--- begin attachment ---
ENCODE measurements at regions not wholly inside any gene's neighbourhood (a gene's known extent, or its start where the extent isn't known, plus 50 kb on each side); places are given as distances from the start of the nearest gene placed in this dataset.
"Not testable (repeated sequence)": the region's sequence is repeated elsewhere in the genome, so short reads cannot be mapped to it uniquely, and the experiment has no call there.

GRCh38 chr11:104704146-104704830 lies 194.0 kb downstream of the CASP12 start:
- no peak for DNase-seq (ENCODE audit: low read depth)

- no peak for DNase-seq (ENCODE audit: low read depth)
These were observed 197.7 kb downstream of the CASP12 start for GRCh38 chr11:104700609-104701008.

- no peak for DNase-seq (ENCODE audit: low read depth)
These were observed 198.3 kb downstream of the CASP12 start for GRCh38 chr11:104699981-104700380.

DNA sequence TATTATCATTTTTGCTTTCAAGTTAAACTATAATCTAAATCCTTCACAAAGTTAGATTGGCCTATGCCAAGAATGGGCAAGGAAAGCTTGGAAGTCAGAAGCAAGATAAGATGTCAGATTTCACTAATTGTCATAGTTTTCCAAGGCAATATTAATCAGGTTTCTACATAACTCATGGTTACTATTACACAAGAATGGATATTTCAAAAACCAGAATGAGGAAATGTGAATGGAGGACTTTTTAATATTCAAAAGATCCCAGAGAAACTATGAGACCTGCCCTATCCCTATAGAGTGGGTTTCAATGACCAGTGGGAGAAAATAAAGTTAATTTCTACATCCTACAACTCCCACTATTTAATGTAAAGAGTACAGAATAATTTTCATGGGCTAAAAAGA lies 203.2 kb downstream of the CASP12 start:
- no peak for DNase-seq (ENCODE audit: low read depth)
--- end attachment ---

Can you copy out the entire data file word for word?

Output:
ENCODE measurements at regions not wholly inside any gene's neighbourhood (a gene's known extent, or its start where the extent isn't known, plus 50 kb on each side); places are given as distances from the start of the nearest gene placed in this dataset.
"Not testable (repeated sequence)": the region's sequence is repeated elsewhere in the genome, so short reads cannot be mapped to it uniquely, and the experiment has no call there.

GRCh38 chr11:104704146-104704830 lies 194.0 kb downstream of the CASP12 start:
- no peak for DNase-seq (ENCODE audit: low read depth)

- no peak for DNase-seq (ENCODE audit: low read depth)
These were observed 197.7 kb downstream of the CASP12 start for GRCh38 chr11:104700609-104701008.

- no peak for DNase-seq (ENCODE audit: low read depth)
These were observed 198.3 kb downstream of the CASP12 start for GRCh38 chr11:104699981-104700380.

DNA sequence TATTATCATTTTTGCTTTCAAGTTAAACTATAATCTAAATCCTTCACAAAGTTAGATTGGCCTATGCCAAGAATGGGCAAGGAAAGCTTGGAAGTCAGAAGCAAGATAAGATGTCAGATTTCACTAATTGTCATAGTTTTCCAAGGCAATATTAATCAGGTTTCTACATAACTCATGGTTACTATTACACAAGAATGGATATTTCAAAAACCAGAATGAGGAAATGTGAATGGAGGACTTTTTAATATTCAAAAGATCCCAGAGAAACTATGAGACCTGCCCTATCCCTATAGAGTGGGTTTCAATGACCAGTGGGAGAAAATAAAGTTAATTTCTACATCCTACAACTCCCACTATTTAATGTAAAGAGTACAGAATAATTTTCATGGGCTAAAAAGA lies 203.2 kb downstream of the CASP12 start:
- no peak for DNase-seq (ENCODE audit: low read depth)